This keeps ECC intact and focused on Zcash, and it ensures the continued support of the Zcash Foundation, as well.
Importantly, 8 percent of the total block subsidy (or about 40 percent of the new dev fund) will go into a grant program that will exclusively fund independent third-party developers.
The introduction of the grant program is massively important, as community leaders have pushed for more decentralization of the currency. And even though the breakdown may lead to a budget shortfall at ECC (depending on coin price), CEO Zooko Wilcox and others have said that inviting other teams into the Zcash development ecosystem is paramount to the integrity and growth of the protocol.
Importantly, 8 percent of the total block reward (or about 35 percent of the new dev fund) will go into a grant program that will exclusively fund independent third-party developers.
The outcome — a continued funding model for Zcash development — is the critical result of this process, but in many ways, the process itself is as important a story.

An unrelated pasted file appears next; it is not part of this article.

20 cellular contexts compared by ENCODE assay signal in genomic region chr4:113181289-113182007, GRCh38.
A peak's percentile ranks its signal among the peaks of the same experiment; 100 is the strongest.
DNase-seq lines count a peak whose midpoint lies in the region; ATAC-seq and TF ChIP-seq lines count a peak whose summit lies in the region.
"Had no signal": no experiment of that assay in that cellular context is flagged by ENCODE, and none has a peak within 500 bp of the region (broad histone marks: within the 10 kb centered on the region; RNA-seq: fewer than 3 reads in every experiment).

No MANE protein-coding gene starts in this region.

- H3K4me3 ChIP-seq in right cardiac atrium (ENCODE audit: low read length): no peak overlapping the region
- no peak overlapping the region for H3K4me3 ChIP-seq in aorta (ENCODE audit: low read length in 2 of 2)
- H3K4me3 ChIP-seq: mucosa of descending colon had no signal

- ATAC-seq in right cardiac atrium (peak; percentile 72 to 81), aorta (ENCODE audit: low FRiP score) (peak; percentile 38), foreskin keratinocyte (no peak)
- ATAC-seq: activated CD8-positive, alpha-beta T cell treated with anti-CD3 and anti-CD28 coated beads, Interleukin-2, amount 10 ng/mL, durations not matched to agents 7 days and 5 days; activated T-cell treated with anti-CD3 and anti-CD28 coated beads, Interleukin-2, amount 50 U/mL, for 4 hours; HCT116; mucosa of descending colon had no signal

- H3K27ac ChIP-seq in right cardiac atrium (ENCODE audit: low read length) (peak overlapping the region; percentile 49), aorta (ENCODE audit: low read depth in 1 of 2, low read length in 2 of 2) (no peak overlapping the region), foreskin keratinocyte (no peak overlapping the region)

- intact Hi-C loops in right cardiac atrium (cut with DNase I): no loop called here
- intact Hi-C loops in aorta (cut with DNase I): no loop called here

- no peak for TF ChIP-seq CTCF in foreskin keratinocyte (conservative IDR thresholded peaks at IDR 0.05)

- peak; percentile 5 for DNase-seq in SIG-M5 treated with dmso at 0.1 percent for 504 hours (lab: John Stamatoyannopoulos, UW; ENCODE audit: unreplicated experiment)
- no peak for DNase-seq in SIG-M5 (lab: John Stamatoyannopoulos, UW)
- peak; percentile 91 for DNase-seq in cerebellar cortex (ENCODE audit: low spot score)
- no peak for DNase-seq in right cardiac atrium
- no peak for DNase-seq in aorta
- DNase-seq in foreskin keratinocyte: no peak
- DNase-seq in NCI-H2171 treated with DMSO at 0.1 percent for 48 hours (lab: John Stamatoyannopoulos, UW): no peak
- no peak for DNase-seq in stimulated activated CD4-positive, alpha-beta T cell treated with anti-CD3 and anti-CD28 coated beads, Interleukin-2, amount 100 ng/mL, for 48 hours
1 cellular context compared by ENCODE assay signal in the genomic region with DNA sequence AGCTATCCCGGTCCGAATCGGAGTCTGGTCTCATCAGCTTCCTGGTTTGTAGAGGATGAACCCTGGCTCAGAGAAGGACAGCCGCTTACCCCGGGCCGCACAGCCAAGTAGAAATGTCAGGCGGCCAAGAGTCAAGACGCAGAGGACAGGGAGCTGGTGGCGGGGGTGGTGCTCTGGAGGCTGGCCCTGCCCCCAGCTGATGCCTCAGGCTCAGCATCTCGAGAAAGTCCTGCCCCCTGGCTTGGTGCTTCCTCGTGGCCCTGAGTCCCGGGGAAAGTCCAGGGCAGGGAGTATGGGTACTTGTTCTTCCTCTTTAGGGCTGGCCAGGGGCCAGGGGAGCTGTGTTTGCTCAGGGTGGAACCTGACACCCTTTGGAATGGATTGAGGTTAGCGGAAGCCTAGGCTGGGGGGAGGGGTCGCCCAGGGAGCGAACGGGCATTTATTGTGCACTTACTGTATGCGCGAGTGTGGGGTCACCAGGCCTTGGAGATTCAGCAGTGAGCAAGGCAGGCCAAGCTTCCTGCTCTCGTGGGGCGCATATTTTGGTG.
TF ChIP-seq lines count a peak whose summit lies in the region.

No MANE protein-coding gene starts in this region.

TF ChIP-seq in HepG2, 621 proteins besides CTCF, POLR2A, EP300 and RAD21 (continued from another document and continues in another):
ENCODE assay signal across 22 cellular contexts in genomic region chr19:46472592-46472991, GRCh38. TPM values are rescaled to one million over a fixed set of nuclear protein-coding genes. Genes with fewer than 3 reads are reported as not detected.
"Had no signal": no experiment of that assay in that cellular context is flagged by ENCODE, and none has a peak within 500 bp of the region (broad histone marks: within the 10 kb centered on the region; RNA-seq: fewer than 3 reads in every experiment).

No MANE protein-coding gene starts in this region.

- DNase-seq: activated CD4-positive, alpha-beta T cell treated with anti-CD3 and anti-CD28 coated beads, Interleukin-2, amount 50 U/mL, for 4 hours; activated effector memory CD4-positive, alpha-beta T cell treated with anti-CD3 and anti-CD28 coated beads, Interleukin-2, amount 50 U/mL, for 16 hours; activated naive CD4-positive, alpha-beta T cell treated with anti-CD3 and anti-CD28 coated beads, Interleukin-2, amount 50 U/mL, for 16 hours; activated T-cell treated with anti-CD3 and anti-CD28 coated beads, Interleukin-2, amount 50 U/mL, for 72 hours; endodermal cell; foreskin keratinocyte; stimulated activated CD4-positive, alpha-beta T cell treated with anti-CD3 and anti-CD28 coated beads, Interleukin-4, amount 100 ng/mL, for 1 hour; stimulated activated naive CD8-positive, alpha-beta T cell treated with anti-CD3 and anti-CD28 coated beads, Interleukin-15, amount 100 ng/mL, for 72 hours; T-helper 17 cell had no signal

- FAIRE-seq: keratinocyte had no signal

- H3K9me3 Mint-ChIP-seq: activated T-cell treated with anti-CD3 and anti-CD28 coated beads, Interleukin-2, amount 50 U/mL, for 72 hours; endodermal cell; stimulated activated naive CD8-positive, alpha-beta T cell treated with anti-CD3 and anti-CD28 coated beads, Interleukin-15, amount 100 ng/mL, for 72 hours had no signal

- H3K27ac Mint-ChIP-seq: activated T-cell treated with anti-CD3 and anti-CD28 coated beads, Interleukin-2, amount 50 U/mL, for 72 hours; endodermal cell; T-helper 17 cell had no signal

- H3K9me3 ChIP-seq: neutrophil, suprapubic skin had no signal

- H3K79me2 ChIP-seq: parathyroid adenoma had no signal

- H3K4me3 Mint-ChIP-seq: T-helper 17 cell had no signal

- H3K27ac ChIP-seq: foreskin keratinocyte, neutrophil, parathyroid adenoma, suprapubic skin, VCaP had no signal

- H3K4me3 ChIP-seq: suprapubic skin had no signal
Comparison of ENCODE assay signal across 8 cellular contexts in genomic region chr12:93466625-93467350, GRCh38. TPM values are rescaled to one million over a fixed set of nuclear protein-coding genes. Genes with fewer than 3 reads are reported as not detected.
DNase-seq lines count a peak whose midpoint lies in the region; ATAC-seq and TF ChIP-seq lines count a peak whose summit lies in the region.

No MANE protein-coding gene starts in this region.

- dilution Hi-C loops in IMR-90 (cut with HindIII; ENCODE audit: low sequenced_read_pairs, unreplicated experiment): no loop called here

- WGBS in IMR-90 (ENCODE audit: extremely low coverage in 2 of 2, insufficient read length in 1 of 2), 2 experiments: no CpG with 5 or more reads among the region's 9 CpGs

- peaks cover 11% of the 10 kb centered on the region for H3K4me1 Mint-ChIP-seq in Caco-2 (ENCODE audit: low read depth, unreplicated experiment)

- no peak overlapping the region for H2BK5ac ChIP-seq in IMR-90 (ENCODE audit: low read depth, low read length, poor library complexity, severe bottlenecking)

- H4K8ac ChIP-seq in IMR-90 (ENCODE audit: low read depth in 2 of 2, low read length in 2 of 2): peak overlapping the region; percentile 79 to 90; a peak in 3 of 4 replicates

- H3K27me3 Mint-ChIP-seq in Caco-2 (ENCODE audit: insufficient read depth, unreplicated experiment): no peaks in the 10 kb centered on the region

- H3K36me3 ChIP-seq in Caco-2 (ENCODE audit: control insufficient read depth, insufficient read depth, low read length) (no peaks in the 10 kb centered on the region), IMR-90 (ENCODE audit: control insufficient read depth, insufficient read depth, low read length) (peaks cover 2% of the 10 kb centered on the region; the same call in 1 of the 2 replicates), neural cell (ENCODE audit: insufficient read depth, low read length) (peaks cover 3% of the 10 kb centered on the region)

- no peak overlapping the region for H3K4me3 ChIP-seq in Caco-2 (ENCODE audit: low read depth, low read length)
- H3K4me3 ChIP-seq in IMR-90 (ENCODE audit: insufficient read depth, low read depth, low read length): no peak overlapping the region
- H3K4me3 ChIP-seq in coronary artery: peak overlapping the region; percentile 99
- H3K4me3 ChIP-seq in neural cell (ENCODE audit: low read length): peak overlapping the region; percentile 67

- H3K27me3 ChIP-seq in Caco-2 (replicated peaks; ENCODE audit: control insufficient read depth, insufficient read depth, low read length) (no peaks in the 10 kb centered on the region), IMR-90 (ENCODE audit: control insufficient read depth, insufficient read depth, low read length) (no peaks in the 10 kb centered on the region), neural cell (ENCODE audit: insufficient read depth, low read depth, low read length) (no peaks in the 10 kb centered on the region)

When mineZcash kicked off the public conversation in January 2019, it was an open invitation to Zcash users and the crypto community at large. As Zcash community forum users began to contribute their ideas and concerns over the following months, personnel from ECC and ZF began helping to organize the discussions, with the Zcash Foundation offering formal proposal guidelines in July of that year. From this point on, any community member could submit a proposal to be considered on the forum.
And submit they did. All told, community members contributed more than 20 proposals. While there were some outliers, and this number was eventually narrowed to 13, the majority of proposals supported a continuation of the 80-20 miners’ rewards split in order to support ongoing development. The differences in proposals were most commonly found in how to distribute the 20 percent pool amongst development stakeholders.